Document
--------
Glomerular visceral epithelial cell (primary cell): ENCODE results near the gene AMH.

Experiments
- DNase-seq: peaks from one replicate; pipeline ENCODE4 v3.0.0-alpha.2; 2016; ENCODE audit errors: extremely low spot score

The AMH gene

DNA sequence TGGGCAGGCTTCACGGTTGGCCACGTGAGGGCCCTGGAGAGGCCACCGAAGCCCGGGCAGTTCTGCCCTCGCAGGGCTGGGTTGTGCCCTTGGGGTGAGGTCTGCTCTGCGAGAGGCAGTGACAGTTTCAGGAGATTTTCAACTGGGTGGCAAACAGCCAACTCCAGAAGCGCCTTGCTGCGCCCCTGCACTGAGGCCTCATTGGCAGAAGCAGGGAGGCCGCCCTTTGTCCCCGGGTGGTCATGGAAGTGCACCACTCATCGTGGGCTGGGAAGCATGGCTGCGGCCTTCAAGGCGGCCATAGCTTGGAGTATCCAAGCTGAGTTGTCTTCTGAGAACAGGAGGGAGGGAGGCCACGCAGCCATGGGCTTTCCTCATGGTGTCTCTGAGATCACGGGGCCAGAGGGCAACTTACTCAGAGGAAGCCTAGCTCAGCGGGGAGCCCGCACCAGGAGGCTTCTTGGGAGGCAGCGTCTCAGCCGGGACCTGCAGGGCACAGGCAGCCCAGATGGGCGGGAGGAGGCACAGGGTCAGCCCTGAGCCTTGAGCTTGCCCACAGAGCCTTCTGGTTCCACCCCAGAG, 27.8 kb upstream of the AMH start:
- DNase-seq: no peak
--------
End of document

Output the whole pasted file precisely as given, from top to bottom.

Glomerular visceral epithelial cell (primary cell): ENCODE results near the gene AMH.

Experiments
- DNase-seq: peaks from one replicate; pipeline ENCODE4 v3.0.0-alpha.2; 2016; ENCODE audit errors: extremely low spot score

The AMH gene

DNA sequence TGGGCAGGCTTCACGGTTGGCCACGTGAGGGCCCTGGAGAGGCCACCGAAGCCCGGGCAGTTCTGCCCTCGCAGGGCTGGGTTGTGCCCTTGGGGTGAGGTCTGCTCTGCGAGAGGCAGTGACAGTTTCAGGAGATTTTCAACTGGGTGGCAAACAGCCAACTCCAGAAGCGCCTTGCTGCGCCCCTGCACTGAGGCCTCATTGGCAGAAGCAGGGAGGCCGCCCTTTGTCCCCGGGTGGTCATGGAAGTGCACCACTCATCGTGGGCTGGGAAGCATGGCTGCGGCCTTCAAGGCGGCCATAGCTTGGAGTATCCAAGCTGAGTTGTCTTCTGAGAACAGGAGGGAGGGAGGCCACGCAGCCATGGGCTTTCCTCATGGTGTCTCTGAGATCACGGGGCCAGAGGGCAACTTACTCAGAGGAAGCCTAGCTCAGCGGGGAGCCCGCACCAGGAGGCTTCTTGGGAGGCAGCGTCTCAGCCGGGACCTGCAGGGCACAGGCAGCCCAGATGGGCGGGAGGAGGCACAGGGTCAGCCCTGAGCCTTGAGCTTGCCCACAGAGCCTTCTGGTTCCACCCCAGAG, 27.8 kb upstream of the AMH start:
- DNase-seq: no peak